Think about riding a rollercoaster for a second; the anticipation as tension builds right before a sudden plunge that makes gravity release its hold on you; the fast turns and flips that send you reeling. Now imagine feeling that tension and anticipation as you sit in your favorite reading place. That feeling is what Paul Cleave provides in his thriller The Laughterhouse.
Theodore Tate, a former police officer is barely scrapping a life together. His wife is in a coma and his daughter is dead due to a drunk driver. He spent several months in jail for his own drunken exploits, and he can’t convince anyone that he didn’t kill the drunk driver who ruined his family. All he really wants, aside from his family, is to be a police officer again. He gets his chance when a spree of murders occurs. The deaths are all similar to each other – multiple stab wounds and messages scrawled in pen across the victims foreheads. It is clear that there was a lot of rage involved in each crime scene. Due to the quickness of each murder, and that a doctor and his three young girls have been reported missing, Tate is allowed back on the force to work the case to find the connection. Tate sets out to balance out the loss of the young girl from 15 years ago and his own daughter by bringing the spree killer/kidnapper to justice.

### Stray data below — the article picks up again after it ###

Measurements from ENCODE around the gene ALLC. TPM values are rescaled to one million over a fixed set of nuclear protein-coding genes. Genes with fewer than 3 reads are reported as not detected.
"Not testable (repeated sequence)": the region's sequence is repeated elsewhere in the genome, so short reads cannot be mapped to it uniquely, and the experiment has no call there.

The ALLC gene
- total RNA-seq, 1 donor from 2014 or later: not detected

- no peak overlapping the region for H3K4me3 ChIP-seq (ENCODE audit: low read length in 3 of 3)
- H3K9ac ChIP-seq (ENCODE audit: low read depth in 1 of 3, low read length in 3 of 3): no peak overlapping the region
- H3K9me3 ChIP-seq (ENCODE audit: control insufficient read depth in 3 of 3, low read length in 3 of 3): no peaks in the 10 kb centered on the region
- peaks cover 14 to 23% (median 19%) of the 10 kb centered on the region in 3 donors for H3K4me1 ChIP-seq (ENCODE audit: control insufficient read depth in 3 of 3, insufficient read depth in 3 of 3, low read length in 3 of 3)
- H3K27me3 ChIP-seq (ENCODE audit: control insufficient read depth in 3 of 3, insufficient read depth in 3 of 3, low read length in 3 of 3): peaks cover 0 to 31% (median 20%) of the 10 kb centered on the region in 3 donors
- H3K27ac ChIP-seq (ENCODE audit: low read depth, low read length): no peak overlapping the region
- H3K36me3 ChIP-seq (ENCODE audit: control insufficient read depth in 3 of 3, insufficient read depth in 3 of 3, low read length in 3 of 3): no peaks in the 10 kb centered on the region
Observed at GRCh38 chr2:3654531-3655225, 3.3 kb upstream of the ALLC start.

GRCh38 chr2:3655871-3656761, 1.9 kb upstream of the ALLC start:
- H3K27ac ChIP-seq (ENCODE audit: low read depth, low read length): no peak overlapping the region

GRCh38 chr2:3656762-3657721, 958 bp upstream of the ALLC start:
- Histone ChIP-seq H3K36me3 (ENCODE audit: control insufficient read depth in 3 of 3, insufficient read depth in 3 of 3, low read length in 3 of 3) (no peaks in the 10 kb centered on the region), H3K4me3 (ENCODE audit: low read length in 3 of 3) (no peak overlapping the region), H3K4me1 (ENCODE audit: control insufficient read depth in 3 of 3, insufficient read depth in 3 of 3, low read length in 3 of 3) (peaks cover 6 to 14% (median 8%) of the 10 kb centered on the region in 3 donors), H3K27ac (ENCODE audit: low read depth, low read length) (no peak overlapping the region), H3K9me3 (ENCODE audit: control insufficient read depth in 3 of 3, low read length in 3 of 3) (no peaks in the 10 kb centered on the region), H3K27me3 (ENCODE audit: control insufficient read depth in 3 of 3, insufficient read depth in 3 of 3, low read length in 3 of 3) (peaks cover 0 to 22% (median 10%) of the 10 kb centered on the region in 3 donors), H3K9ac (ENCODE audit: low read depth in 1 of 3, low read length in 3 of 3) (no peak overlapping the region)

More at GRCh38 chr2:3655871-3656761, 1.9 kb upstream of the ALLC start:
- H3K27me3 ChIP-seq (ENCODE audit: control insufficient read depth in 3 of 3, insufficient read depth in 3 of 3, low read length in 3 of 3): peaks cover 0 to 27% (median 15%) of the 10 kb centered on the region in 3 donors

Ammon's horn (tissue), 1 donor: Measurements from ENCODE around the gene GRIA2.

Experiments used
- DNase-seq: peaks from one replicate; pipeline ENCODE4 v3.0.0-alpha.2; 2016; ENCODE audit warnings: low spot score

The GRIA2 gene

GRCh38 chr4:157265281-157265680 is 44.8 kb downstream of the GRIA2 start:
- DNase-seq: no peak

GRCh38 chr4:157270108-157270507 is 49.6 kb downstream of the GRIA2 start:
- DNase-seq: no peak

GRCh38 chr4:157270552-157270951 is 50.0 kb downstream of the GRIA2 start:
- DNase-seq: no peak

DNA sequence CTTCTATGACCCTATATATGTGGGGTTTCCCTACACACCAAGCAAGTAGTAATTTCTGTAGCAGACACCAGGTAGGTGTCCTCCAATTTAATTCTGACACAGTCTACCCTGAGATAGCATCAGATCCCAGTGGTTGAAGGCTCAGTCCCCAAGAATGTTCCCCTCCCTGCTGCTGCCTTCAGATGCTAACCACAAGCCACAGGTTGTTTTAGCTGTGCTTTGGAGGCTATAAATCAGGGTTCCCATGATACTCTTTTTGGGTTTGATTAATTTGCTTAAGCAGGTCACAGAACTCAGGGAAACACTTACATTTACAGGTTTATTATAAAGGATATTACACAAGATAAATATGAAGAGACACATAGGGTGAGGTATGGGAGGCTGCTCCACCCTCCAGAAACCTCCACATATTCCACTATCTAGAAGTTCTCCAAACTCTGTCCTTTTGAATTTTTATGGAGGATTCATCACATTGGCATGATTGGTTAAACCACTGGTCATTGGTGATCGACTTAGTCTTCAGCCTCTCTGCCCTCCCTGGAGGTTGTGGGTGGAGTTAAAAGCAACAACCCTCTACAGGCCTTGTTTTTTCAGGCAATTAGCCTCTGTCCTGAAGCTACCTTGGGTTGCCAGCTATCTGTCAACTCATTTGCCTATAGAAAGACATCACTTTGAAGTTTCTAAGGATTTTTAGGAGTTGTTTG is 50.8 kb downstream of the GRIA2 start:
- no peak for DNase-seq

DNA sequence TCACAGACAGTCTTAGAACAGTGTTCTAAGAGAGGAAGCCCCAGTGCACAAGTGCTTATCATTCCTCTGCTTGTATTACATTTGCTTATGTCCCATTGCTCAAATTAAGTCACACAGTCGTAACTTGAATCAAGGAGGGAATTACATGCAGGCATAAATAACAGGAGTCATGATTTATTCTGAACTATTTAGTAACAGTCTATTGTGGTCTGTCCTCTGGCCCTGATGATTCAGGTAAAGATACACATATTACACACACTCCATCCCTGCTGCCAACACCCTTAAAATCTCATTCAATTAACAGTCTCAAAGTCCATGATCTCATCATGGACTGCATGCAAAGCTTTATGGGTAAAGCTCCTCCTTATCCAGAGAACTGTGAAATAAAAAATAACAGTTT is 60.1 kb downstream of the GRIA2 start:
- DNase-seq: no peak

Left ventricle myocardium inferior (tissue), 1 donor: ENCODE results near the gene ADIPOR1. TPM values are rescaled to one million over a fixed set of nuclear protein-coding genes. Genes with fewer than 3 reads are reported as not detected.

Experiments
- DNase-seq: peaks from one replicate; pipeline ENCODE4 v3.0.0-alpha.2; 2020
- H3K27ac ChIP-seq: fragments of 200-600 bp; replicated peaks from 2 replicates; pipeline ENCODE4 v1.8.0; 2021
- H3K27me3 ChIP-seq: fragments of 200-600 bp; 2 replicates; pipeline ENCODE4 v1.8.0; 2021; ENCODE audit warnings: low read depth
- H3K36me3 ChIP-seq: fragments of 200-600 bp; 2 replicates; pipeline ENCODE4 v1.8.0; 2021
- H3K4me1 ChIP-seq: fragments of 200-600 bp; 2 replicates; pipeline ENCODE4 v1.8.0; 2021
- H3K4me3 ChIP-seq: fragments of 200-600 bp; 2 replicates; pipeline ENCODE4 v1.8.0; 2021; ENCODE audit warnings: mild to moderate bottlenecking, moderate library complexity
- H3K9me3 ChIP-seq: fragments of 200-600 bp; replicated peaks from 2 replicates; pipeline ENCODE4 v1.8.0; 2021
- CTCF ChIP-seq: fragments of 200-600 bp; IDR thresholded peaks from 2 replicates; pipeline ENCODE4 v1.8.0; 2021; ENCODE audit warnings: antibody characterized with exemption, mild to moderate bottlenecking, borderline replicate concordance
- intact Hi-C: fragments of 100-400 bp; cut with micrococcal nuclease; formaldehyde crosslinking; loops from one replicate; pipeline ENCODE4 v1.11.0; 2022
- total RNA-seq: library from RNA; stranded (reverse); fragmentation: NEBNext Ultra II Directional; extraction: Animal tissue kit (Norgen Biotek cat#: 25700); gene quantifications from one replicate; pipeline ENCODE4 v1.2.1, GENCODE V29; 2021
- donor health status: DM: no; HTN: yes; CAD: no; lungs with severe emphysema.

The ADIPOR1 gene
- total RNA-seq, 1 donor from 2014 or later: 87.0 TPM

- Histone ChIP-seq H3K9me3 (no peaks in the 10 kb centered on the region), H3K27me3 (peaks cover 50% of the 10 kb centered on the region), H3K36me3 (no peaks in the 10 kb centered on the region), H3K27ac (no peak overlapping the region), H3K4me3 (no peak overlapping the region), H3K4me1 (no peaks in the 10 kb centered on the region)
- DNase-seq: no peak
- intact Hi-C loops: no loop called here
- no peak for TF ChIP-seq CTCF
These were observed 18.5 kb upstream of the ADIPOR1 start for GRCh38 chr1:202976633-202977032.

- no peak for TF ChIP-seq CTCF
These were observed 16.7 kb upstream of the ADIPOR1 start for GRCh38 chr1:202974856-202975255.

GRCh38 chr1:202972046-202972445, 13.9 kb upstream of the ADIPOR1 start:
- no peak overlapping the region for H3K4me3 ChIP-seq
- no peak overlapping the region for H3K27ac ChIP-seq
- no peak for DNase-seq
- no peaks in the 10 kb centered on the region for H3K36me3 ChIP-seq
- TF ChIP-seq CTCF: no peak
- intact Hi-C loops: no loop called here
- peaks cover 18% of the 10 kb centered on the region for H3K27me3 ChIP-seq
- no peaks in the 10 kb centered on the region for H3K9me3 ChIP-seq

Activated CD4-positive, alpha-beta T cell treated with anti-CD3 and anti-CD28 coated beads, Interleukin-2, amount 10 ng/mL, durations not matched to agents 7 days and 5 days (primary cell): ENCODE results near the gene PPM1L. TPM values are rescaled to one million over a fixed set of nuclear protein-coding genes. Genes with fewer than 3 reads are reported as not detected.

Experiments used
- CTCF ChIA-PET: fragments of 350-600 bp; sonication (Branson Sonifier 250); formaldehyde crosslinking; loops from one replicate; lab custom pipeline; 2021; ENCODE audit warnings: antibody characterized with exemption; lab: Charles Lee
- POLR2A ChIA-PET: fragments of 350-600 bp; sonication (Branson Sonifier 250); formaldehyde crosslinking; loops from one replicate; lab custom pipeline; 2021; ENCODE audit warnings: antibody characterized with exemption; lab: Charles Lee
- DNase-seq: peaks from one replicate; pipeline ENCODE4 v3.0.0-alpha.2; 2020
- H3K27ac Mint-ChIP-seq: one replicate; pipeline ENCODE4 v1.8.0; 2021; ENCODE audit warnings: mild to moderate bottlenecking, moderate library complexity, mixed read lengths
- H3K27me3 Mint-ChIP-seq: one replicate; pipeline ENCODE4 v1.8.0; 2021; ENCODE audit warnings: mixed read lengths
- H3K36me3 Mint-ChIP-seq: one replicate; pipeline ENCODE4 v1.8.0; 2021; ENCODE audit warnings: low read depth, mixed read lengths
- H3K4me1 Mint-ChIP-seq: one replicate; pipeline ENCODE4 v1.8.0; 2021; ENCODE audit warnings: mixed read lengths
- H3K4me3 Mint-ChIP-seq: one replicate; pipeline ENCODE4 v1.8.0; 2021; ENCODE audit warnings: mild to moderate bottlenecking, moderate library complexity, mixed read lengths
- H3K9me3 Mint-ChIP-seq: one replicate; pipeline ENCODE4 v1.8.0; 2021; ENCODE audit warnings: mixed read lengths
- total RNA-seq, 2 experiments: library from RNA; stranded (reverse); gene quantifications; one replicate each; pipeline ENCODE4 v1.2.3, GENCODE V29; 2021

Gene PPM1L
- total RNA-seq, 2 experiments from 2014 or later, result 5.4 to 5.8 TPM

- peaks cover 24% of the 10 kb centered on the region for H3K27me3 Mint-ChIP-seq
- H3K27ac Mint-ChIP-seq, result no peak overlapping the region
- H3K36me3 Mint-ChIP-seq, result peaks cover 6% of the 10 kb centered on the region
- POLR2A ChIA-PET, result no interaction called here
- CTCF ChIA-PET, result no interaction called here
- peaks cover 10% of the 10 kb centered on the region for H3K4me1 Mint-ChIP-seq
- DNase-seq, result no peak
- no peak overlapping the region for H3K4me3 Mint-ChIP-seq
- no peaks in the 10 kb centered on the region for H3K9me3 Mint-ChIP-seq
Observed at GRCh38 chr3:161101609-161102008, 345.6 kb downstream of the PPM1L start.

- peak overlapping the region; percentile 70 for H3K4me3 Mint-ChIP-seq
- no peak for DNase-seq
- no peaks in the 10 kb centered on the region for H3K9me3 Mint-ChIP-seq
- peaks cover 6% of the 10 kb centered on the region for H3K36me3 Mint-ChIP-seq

The best feature of The Laughterhouse is that it is told from two different perspectives. Inspector Tate, who is an emotionally complicated character, tells one side of the story. Tate struggles to balance his past and present, as he tries to focus on solving the case. The second perspective is that of the killer. This is where a lot of that rollercoaster feeling comes into play. The reader gets to experience the slow build up of tension as the killer struggles with his past and commits terrible violence in order to create his own type of balance, which isn’t truly understood until the last few pages of the book.
I honestly could not put this book down. I felt terrified, sad, hopeful, and relieved within only a few turns of the page, and then it would all happen again. This is a great read for anyone who likes psychological thrillers and mysteries. You will be on the edge of your seat gasping, feeling sorrow, and feeling optimistic as you wonder what emotion the next page will hold.
After obtaining a Masters in Liberal Arts and Literature Marcus has dedicated most of his time to teaching English Composition for a community college in the Midwest. In his down time, he spends time avidly reading an eclectic selection of books and doing freelance writing whenever he gets the chance. He lives in Kansas with his wife.
Review copy was provided free of any obligation by Atria Books. No monetary or any other form of compensation was received.